Ravi really pushed us to brand ourselves. He asked us to buy domain names for our website, he asked us to start documenting our learning journey, gave us handles to follow on social media and linked in, and gave us books to read which were so helpful. I started with Agile product management with scrum by Roman Pickler, then I read the lean product playbook by Dan Olsen, and then I capped it with Marty Cagan’s Inspired. I loved these books so much I read them three times over in the space of three months. Ravi told us in our first meeting that he wanted us to know product management in theory much more than product managers in practice. To be honest, I think this is what happened to me.

In the fourth month, I decided to apply for a product management role. I got called in for an interview from my first application. It was close to my apartment and it’s a Fin-tech. I went for the interview without any special interview preparation or demos with anyone. I was confident.

I took my time to go through the product, I tried to get as much information about the company as I could online, and I stepped into the office fully confident.

One of the people I worked with at this fintech company actually told me much later that she knew I would get the job when I stepped in. I was that prepared and confident.

I went through the interview rounds and got the offer. I was excited to practice all that I had learned, but I was about to face the reality that product management in books and in real life is a little different. Now, product management in Nigeria is very different from the books because we face so many more challenges.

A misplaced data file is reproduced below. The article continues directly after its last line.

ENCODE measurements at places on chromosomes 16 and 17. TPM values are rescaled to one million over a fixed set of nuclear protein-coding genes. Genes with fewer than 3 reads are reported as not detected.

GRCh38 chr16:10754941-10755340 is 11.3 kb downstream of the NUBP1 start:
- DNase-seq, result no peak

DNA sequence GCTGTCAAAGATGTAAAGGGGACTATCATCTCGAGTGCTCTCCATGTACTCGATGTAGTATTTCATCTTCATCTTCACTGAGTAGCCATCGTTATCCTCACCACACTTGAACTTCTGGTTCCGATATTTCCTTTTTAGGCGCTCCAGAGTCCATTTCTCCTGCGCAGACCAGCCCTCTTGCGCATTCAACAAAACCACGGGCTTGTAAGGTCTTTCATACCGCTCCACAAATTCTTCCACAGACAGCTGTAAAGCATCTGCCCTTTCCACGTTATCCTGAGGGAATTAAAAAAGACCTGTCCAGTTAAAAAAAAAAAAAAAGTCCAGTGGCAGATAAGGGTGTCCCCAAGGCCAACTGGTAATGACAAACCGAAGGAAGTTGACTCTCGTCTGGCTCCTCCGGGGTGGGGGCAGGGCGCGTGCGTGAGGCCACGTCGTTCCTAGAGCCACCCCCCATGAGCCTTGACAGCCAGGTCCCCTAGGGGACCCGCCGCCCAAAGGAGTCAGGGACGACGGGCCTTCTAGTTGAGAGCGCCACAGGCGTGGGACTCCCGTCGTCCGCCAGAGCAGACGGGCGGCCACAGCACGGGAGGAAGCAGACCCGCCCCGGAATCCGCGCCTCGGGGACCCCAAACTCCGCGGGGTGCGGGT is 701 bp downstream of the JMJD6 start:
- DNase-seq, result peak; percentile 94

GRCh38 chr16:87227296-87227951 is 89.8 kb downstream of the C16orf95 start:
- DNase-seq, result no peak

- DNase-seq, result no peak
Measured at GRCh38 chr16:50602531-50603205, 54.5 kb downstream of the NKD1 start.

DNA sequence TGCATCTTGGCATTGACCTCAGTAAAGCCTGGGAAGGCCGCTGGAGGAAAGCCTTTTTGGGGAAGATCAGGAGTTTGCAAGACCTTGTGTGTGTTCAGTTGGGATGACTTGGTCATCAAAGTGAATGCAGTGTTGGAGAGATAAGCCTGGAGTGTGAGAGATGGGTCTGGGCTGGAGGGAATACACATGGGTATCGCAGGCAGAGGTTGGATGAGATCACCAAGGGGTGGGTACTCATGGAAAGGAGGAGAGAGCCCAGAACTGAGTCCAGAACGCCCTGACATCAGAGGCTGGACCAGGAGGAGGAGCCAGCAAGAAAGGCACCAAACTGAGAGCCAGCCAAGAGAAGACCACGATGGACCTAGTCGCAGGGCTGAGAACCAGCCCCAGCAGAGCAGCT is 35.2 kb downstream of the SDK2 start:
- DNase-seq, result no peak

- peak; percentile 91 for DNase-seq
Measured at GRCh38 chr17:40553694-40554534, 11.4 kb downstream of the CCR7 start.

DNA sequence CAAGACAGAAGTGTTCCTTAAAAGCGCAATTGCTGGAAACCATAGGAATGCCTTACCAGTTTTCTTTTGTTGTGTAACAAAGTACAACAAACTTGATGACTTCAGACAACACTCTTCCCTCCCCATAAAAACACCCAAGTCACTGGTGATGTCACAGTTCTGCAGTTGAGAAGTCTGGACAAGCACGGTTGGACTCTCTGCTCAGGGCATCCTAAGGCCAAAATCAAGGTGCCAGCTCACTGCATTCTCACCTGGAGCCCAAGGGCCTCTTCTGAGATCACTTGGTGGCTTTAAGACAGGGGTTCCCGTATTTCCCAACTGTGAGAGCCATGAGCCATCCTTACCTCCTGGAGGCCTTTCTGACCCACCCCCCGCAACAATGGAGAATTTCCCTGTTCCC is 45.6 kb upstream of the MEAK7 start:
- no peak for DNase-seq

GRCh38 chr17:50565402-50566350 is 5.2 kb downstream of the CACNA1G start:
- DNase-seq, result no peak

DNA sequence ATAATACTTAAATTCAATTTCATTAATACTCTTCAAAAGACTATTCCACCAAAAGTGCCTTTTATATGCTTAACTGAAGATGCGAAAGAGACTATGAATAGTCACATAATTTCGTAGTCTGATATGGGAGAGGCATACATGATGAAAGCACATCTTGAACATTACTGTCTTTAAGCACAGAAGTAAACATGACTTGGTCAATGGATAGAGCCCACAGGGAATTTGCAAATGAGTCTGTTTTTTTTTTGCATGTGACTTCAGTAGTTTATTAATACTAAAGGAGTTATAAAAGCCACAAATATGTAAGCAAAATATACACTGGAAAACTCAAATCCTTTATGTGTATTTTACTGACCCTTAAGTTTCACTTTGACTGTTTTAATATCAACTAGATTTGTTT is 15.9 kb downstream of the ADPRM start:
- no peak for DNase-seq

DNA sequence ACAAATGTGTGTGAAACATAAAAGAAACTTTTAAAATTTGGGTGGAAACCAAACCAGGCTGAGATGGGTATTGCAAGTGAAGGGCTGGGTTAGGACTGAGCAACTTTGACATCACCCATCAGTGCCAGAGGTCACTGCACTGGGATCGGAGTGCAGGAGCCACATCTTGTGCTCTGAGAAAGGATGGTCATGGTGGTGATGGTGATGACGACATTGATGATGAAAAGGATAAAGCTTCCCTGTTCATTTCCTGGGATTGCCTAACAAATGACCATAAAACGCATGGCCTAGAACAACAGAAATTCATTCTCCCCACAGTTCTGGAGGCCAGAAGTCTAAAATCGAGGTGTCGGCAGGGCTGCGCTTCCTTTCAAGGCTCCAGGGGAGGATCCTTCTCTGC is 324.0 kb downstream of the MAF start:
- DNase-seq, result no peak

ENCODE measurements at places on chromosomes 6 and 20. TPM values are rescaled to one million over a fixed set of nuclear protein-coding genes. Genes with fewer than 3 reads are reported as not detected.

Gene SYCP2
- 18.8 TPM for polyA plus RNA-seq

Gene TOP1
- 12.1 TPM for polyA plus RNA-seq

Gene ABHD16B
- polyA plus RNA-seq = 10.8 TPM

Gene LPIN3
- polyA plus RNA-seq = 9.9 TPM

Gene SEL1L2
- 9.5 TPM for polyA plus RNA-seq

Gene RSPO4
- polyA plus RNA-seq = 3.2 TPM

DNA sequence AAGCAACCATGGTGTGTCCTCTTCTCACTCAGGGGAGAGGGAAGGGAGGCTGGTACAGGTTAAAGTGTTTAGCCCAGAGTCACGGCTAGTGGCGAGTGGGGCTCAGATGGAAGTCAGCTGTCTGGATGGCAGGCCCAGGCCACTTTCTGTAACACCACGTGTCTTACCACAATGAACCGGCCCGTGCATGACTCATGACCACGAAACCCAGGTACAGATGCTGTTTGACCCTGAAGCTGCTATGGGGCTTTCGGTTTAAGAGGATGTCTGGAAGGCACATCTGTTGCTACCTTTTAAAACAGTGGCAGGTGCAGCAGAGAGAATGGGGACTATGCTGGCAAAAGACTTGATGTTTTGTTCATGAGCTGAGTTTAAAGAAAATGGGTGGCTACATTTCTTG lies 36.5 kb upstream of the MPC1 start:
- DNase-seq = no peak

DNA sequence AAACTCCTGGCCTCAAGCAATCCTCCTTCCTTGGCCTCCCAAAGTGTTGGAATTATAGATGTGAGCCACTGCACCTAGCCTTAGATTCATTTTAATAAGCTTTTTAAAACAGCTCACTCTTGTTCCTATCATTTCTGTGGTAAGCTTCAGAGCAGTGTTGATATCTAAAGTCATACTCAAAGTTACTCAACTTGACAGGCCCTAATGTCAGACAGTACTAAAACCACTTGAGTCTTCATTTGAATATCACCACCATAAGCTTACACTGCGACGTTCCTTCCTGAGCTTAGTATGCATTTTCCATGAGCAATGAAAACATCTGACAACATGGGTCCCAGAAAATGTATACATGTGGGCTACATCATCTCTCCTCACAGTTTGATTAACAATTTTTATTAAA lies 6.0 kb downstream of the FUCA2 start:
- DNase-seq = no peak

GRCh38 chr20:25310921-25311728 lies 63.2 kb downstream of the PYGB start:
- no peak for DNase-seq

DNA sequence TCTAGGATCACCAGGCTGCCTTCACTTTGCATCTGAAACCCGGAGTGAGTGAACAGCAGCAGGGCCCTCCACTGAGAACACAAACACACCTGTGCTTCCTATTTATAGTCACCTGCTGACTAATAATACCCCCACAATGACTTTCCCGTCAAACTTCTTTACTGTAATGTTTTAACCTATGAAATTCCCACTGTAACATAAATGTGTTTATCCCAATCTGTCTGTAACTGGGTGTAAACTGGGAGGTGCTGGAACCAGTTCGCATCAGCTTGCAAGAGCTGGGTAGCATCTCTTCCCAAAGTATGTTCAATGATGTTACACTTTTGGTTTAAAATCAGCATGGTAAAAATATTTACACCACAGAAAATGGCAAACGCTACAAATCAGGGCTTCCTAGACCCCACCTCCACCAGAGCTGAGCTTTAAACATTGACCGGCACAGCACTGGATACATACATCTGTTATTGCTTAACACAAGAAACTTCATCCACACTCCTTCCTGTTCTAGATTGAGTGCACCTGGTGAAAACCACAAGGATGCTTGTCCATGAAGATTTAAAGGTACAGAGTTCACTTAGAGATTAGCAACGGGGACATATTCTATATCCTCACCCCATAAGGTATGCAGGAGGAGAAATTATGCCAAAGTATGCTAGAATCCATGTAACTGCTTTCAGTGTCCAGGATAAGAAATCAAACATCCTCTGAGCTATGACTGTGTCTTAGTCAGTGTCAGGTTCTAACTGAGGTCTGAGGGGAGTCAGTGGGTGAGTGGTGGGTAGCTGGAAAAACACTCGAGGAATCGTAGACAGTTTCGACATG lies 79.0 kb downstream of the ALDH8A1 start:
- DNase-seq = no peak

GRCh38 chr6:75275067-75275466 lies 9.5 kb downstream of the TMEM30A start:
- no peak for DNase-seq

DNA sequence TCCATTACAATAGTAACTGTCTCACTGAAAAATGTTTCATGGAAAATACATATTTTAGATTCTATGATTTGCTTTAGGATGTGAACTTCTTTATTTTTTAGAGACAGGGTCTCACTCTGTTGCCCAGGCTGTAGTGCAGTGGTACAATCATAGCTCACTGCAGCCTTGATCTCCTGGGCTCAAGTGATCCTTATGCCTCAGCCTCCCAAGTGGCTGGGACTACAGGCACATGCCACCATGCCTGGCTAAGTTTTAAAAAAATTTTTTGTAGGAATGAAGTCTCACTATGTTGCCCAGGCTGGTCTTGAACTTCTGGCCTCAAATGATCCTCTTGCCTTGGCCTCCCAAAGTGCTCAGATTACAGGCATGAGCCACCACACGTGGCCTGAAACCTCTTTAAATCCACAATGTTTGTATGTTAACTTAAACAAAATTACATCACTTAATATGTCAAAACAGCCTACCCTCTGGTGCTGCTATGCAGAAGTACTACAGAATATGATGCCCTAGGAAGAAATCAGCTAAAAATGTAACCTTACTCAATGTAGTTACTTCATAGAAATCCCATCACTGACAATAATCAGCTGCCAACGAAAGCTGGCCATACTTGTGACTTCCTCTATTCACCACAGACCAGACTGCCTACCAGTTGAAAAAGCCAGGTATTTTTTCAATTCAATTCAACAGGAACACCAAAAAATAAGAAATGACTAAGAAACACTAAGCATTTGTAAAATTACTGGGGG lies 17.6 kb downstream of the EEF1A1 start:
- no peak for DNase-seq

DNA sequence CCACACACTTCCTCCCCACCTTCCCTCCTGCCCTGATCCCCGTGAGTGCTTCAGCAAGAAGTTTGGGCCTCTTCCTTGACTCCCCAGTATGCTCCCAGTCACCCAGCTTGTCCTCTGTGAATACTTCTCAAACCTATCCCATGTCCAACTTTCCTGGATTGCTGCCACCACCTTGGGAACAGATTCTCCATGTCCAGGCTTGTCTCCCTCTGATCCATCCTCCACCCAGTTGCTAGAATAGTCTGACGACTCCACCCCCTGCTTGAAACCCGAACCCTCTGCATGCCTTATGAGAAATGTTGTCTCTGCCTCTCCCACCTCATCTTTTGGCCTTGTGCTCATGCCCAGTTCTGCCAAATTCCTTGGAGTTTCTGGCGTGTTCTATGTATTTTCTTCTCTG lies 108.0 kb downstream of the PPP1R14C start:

I enjoyed my time in this company because it was so much easier than the last one. I had a wealth of knowledge to pull from to solve issues and I was actively taking courses every day to better myself. This led to the next project I had, I still dreamt of working for an international company and I felt it was time for me to venture into it. In the second part of this article, I’ll go into the strategies I used to achieve this feat. I don’t agree with many people that say getting this kind of job is a numbers game. I believe with some tact you can raise your Interview calls by at least 50%, even if you have very little experience.

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IniOluwa Karunwi

I am a product/Account manager at WeLoveNoCode, with experience in agile development principles and a portfolio of more than 50 MVPs in the last 6 months.